The third part of the book (Chapters 7-11) considers the combined influence of both parents and children on patterns of union formation during young adulthood. Taken together, these analyses turn an ambitiously broad lens on the correlates of union formation. For example, the authors identify links between early and intense experiences of courtship and an accelerated pace of union formation* particularly as related to entrance into cohabiting unions. They note that highly religious people, while no more likely to enter unions than the less religious, are more likely to choose marriage over cohabitation. They find that being a student more strongly reduces the likelihood of marriage than of cohabitation and also find strong links between men's employment and union formation.
Finally, in the book's concluding chapter, Thornton et al. note that cohabitation among young adults in the IPS sample was most often short-lived and that decision making about cohabitation was closely related to decisions about marriage. They argue that understanding the roots and meanings of contemporary cohabitation requires an understanding of the ways in which the process of marriage has itself changed over time. Although these authors highlight substantial heterogeneity in motives for cohabiting, they also note that the modal form of cohabitation among the IPS offspring shares many features with marriages of the past, including sexual intimacy, an independent household, and plans to marry in the future.
Few would disagree that intimate relationships present 'moving targets' for family scholars. Indeed, recent evidence suggests that unions formed among young people at the turn of the twenty-first century tend to differ even from those formed in the 1980s and early 1990s, when many of the IPS offspring were making decisions about marriage and cohabitation. For example, couples are increasingly extending the time spent cohabiting with an unmarried partner and qualitative evidence suggests that many contemporary couples are 'sliding' across a sometimes fuzzy boundary between remaining single and cohabiting (e.g., Manning and Smock 2005; Kennedy and Bumpass 2008). Marriage and Cohabitation deserves recognition for the remarkable breadth and depth of understanding it offers about union formation among young adults at the close of the twentieth century. But this important book should further provide a baseline for comparison with the union formation experiences of more recent cohorts, particularly given the careful attention paid to factors such as attitudes and aspects of parental influence, which are arguably difficult to measure retrospectively. In this way, Marriage and Cohabitation's careful analysis of a single birth cohort also has much to contribute towards understanding the nature of subsequent trajectories of family change.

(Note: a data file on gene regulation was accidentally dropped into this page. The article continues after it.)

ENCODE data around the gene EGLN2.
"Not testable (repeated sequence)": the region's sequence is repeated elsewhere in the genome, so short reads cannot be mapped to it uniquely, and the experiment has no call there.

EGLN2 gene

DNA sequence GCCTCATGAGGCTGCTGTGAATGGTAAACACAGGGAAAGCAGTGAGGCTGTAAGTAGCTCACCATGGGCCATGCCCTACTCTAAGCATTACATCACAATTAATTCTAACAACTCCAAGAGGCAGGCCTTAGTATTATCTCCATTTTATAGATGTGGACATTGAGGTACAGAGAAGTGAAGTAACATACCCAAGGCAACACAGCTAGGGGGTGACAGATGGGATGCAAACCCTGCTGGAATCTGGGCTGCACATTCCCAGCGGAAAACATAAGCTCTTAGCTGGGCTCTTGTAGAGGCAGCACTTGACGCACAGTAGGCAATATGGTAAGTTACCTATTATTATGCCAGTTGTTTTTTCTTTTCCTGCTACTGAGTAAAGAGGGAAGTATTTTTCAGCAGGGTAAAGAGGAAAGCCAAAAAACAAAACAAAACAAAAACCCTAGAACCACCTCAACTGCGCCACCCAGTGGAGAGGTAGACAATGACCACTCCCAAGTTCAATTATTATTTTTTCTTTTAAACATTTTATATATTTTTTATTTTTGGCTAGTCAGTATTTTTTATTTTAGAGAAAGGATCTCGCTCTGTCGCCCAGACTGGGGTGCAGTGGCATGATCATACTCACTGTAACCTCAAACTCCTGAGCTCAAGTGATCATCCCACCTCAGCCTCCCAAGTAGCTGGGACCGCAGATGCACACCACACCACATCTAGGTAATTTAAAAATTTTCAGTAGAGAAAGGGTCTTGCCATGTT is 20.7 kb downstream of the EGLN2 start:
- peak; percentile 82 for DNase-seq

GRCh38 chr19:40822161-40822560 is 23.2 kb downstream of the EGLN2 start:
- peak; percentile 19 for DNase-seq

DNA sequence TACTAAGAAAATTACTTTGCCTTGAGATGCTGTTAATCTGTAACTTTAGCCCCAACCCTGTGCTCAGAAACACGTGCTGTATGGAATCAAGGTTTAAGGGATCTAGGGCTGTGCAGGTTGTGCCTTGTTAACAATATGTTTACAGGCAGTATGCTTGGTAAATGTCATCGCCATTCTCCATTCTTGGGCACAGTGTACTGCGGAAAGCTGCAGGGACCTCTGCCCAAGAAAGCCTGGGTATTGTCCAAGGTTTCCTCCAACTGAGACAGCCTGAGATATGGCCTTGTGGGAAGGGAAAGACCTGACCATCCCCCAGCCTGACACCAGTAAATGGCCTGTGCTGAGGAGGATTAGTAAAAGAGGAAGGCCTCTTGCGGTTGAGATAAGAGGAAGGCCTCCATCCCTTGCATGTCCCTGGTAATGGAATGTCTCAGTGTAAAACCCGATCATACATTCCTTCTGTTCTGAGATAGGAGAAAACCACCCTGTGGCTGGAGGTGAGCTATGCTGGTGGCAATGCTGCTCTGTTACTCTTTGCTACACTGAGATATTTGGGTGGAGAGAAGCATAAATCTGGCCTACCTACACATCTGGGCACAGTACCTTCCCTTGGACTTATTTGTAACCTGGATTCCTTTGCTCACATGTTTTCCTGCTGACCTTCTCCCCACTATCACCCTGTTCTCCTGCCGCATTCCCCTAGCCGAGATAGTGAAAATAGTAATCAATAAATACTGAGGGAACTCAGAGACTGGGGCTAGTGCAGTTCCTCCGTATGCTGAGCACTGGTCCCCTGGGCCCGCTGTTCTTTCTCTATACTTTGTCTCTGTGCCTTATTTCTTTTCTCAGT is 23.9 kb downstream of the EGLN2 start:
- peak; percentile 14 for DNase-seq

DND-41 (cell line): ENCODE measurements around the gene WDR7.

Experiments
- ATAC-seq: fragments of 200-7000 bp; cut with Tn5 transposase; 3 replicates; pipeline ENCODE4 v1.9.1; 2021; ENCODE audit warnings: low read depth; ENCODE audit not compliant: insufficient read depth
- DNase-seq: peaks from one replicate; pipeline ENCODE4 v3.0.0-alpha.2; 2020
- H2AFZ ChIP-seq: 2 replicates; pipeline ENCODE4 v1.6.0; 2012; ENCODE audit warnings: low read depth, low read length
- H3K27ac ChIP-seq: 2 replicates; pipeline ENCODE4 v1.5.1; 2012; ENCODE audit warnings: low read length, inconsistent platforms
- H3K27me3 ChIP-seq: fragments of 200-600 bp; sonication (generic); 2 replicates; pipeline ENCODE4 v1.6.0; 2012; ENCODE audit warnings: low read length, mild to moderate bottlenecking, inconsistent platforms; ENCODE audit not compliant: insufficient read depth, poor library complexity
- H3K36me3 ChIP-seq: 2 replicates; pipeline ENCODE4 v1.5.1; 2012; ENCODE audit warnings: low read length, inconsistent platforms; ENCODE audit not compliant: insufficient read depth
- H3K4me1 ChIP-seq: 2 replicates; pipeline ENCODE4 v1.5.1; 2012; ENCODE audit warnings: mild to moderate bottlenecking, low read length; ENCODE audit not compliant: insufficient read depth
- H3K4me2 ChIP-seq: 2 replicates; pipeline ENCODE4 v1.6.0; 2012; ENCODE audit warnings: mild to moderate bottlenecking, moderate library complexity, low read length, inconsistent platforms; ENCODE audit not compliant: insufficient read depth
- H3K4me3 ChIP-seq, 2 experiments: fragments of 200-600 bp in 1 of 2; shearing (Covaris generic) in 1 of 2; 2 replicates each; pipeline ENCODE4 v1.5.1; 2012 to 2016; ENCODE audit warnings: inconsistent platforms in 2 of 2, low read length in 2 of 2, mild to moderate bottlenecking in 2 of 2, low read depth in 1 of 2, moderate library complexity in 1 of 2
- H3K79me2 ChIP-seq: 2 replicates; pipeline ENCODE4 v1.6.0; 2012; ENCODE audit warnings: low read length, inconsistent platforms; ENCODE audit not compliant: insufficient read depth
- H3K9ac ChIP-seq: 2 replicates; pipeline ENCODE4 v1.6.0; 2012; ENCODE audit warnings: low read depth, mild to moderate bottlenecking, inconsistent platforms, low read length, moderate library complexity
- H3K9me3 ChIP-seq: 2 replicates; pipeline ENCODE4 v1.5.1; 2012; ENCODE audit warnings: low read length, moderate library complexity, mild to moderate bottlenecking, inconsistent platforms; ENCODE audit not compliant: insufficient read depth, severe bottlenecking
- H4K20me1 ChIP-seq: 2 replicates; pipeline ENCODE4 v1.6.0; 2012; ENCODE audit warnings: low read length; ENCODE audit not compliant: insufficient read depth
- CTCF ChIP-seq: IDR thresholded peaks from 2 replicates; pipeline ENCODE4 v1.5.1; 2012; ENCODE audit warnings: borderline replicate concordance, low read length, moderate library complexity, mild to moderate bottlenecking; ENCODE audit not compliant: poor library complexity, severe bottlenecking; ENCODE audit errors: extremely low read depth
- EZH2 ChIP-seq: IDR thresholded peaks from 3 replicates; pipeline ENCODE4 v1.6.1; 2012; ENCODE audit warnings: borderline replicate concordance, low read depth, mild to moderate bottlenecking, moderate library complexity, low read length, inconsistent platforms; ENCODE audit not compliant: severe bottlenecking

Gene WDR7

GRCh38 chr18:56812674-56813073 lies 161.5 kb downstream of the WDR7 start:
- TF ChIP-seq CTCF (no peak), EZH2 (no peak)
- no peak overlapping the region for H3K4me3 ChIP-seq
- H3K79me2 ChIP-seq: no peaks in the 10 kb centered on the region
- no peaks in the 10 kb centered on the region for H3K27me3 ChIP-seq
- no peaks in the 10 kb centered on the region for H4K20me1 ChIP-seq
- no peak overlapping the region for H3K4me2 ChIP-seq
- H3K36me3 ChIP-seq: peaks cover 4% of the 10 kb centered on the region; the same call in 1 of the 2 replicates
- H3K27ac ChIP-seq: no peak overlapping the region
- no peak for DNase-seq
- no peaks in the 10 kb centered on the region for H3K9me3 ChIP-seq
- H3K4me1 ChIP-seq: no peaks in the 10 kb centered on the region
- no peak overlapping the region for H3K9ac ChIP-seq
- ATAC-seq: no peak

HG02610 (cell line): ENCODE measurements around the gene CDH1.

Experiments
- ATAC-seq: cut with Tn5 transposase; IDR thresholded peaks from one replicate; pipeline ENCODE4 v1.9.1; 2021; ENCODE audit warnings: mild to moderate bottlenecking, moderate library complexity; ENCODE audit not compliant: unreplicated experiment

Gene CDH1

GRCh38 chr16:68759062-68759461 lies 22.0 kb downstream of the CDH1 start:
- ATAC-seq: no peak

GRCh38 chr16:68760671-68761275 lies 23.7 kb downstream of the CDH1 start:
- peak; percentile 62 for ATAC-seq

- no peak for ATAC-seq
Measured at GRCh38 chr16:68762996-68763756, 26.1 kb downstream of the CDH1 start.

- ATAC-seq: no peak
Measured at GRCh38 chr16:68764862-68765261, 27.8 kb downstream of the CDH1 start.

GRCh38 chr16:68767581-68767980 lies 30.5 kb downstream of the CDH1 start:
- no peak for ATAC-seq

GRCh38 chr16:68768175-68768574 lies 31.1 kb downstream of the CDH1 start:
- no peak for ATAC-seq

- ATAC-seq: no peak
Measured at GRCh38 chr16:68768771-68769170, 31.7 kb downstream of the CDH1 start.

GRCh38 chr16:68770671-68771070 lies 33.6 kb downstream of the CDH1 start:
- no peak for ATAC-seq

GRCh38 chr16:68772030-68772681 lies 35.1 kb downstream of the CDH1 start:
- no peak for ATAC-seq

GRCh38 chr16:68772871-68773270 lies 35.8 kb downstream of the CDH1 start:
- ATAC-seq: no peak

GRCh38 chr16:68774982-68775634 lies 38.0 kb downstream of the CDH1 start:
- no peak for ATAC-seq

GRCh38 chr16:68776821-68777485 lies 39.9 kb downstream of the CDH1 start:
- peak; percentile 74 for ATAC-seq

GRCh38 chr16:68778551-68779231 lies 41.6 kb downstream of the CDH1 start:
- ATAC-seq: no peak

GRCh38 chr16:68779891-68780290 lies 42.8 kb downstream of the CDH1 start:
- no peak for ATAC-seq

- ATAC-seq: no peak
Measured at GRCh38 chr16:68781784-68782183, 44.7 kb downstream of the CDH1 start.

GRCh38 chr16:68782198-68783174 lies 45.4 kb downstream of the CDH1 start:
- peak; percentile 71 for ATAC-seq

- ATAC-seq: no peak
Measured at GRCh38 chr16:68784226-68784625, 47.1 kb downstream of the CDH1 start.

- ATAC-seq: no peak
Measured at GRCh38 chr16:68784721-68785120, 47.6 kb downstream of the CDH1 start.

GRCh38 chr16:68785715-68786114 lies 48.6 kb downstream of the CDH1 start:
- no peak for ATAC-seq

Kennedy, Sheela and Larry Bumpass. 2008. Cohabitation and children's living arrangements: new estimates from the United States, Demographic Research 19: 1663-1692.
Manning, Wendy D. and Pamela J. Smock. 2005. Measuring and modeling cohabitation: new perspectives from qualitative data, Journal of Marriage and Family 67: 989-1002.
MEGAN M. SWEENEY, University of California, Los Angeles